Ok, enough of the birds and the bees. Anyway, these butterflies reminded me of these ones hung up from my daughter's ceiling, that I made when she was a baby. I first made one of these a long time ago when I was a brownie (that's a young girl scout - do they call them brownies here?). Just take 2 squares of paper, one about an inch larger than the other. Fold them in half along the diagonal, then continue folding them accordion style across the remainder of the square. Then all you have to do is twist a pipe cleaner around the middle of the 2 folded squares to secure them together, then pull the folds open a bit, to resemble butterfly wings. I then trimmed them a little to improve the shape.
The lines on the photo are the fishing line used to string them up. Now here's a really awful photo, thanks to the poor light in my daughter's room and the ugly popcorn ceiling. It's supposed to show you the butterflies strung up on the ceiling, so please attempt to ignore the poor picture quality. Maybe squinting would help...
Just so I can pretend that I put some effort into decorating her room, here's some clothes hooks that I painted to match, hung on a fake wood grain closet door (you're getting a wee insight into the taste of the former owners here...):
Ok, that's enough 70's decor for now. Take care all.

Not as busy as a bee

We had uninvited guests show up this week. No advance warning. They completely took over our laundry area on laundry day, no less. I haven't been able to do laundry in days - including pre-washing the fabric that I want to make into an apron. The timing really has been most inconvenient, especially as my husband and I have been sharing a car (his car has been at the garage for 3 weeks now. I'm starting to get nervous. Maybe someone stole it a couple of weeks ago and none of the mechanics noticed...). I haven't been able to get to my bike and its trailer this time around, though. Why?
Yep, bees. Did you know that they tell you to wait a couple of days, hoping that the bees will move on of their own accord. That's not that helpful when they're in your garage. Unlike the rural area I lived in in the UK, you do not get some friendly beekeeper come and remove them for free here, either. Hopefully the mechanic and the bee man will spend our economic stimulus cheque wisely...
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Quick aside: my uncle and aunt used to keep bees. They made the most wonderful tasting honey, with a lovely thick texture. I have never found another honey that tasted so good.
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Anyway, I've got nothing for you. I can't imagine that you're interested in the extra row or two added to my scarf or the denim shorts that I shortened to my length or any of the other mundane things I've done while waiting to use my washing machine. The good news is that the stragglers are supposed to clear out by tomorrow. Hey, at least I finally folded the fabric stash (apparently I plan on making a lot of red, blue or brown stuff...).
As promised, today's translations of the day are the baby related terms:
UK English: cot = crib in US English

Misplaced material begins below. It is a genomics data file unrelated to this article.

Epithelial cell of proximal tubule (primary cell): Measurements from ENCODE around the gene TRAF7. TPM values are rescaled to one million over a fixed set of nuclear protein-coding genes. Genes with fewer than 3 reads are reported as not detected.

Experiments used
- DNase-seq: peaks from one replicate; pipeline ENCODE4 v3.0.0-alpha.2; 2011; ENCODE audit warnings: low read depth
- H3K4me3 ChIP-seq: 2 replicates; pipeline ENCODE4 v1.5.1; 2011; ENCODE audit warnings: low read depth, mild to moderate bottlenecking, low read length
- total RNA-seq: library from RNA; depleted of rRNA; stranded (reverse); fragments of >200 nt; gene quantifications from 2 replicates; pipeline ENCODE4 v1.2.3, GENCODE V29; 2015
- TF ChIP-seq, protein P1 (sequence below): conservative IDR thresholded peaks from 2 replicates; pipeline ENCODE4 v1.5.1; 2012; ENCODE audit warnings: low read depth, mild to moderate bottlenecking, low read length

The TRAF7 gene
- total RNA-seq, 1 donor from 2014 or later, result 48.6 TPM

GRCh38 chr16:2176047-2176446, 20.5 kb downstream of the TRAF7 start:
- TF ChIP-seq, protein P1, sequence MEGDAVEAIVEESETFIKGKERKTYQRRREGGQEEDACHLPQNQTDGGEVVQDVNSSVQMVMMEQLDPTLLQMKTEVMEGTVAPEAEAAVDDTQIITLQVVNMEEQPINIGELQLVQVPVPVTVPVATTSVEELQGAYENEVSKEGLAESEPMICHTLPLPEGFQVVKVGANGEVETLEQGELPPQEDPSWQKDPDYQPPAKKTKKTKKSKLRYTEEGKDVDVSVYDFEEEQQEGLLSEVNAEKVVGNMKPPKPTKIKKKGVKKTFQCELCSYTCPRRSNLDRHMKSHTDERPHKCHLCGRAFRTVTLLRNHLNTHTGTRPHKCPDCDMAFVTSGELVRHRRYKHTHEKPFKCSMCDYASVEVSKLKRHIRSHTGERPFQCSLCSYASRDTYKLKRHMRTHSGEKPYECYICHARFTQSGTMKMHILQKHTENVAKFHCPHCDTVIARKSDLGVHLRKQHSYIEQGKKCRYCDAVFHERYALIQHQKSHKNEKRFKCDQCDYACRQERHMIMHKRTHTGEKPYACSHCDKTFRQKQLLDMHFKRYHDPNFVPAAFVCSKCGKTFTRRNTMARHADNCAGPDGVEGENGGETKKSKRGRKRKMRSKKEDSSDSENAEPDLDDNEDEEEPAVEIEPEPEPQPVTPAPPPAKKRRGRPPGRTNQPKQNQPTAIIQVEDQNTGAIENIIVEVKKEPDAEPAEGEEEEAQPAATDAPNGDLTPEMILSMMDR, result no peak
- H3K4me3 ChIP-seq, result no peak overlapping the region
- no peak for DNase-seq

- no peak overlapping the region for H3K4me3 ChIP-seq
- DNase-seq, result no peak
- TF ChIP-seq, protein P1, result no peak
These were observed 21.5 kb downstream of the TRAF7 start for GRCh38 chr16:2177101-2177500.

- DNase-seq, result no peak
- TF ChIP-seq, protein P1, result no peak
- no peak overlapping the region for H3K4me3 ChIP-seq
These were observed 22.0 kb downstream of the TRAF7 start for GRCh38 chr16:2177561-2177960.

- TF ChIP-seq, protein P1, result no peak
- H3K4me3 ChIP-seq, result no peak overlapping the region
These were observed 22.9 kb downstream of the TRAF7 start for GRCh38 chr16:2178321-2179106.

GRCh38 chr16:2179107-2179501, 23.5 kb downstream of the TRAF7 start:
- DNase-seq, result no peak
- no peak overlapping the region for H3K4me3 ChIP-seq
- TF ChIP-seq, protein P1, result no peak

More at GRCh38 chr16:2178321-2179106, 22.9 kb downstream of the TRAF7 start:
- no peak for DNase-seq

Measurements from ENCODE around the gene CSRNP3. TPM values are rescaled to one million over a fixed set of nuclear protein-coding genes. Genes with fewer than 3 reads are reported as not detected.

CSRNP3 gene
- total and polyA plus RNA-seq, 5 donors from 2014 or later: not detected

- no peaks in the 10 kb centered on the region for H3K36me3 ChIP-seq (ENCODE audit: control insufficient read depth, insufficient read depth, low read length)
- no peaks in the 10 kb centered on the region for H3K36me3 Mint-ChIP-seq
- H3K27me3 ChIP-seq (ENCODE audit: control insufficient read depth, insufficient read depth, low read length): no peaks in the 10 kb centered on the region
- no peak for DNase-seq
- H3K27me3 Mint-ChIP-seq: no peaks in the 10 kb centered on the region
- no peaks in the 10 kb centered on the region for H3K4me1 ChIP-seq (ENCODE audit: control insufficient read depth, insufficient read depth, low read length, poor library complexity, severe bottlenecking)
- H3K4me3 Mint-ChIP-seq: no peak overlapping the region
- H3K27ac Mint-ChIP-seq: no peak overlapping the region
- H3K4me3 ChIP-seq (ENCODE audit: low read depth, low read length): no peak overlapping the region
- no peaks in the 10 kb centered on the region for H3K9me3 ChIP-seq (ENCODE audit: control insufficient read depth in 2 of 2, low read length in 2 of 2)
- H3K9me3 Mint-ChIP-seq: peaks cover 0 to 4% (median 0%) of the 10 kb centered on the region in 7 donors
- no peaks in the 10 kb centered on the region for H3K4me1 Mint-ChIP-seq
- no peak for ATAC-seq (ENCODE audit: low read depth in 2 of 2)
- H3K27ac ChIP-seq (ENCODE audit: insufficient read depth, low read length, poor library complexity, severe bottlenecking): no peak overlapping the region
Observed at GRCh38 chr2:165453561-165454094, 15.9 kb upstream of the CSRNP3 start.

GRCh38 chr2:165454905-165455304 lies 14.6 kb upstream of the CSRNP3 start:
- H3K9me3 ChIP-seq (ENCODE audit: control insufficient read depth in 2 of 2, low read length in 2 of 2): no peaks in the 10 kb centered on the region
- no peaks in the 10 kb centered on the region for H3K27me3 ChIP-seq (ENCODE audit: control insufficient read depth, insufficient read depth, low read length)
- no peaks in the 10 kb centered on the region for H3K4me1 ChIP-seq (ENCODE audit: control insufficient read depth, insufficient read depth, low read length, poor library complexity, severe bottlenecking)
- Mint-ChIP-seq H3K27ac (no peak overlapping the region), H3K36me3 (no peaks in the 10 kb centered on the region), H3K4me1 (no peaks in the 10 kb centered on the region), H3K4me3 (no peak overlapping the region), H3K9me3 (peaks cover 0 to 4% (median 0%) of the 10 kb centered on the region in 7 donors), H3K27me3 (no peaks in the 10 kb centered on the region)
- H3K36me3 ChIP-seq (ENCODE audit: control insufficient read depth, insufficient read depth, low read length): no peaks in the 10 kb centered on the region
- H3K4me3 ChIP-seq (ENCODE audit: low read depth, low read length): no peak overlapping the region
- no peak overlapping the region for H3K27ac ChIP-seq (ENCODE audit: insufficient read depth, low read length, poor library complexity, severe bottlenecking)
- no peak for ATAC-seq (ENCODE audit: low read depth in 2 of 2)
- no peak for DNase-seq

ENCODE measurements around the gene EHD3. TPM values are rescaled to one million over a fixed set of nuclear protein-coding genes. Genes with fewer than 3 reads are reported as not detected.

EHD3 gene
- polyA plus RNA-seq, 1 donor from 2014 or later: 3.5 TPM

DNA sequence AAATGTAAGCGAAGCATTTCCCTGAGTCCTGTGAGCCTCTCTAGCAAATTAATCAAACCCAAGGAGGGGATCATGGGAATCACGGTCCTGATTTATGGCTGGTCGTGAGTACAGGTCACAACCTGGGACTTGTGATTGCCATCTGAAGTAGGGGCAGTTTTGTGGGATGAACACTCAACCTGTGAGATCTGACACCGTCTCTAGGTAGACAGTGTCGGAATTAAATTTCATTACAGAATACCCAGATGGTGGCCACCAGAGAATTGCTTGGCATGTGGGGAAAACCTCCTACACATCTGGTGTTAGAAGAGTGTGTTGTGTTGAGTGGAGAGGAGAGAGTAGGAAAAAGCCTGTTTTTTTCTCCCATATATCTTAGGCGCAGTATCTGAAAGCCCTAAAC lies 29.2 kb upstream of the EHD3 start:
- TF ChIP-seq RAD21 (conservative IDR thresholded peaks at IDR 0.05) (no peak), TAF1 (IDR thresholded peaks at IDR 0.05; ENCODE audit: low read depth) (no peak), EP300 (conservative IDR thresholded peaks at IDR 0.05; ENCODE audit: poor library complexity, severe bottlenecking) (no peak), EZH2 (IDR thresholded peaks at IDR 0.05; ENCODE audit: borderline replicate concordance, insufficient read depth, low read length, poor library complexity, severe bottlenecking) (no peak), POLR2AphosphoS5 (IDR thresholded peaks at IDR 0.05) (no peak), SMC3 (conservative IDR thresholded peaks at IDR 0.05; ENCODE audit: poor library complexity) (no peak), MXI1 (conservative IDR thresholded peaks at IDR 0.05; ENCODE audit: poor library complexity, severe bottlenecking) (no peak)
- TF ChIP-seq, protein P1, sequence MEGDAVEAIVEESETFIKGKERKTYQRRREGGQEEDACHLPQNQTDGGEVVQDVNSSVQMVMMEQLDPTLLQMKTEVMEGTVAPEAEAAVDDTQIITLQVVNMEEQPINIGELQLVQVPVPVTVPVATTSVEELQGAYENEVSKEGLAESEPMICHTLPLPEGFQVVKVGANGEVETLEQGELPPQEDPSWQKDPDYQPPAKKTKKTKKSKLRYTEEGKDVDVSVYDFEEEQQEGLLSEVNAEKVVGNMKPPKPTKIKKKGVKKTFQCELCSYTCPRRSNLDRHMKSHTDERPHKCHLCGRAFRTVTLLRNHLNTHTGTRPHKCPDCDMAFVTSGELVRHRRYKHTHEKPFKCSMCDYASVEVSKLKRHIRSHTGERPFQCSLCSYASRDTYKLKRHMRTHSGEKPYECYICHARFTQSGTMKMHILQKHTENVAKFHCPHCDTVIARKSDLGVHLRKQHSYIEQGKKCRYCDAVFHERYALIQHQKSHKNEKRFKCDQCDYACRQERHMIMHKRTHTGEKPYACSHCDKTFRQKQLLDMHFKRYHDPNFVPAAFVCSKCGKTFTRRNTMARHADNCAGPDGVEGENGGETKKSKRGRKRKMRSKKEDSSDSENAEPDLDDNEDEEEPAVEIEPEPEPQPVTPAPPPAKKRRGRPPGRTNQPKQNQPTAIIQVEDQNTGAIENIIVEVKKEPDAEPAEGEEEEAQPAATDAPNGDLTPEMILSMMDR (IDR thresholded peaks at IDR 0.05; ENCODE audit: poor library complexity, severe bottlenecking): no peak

UK English: dummy = pacifier in US English
UK English: nappy = diaper in US English
UK English: pram = baby carriage in US English
UK English: buggy = baby carriage in US English
UK English: crèche = daycare in US English
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As for these, I think I have got this right, but to be honest, I had never used either the Brit or the American terms before having kids of my own, which didn't happen until I was Stateside.
UK English: romper = sleep n' play in US English
UK English: bodysuit = onesie US English
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I had to read the 'what you need for when your baby arrives' list with a dictionary nearby.
PS. Our Internet connection has been very temperamental these last few days, so my apologies to anyone that I'm taking a while to get back to.

Tote finally

I've been having one of those of those weeks. It's been one dopey mistake / clumsy moment / silly accident / forgotten thing after another. In a week when you get to the swimming pool before discovering that you left your swimming costume at home / open a cupboard just to have a large bagful of M&Ms rain down over you / forget the dinner in the oven / skid on spilt soap and fall on your bum etc. etc. etc. (really, the list goes on and on) it's probably to be expected that all does not go to plan when making a bag for the first time.
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I'm not counting those clutch bags as proper bags, by the way. Or the awful creation I made at school when I was 11. You know, just a few tips and words of advice back then could have made all the difference. Instead, I was left with a fear of sewing machines and a ugly blue one-dimensional tote with wonky tacked on handles...
Anyway, despite several dumb mistakes in the early stages (cutting the fabric in the wrong direction, then cutting the wrong piece in half, then not double checking that the fabrics actually were right sides facing before sewing... twice... You get the picture. Apparently more sleep was needed around here after all), when it came to actually sewing it together, this tote bag for my son's preschool teacher was much easier than I was expecting.
It's reversible, so she can turn it inside out and have the blue paisley fabric showing on days that she doesn't want the school themed fabric.
I made it slightly smaller than originally planned, as I overheard her say that the class' share bag was missing (the kids take turns to take the share bag home and bring back something to share with the class the next school day). That's why the patches of the letter fabric are narrower. I figured that she could use this if the share bag doesn't show up, as it's not too big for a preschooler to carry. But hopefully it's still large enough to be useful for an adult.
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I hope she likes it. I'm going through the usual doubt and uncertainty over giving a handmade gift...
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I had a list of UK baby terms for the translation of the day, but, in keeping with the rest of the week, I've mislaid it. Next time.
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Take care.
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PS. The main fabric is brown - we're having a rare overcast day, so the colours look a little off in the photos.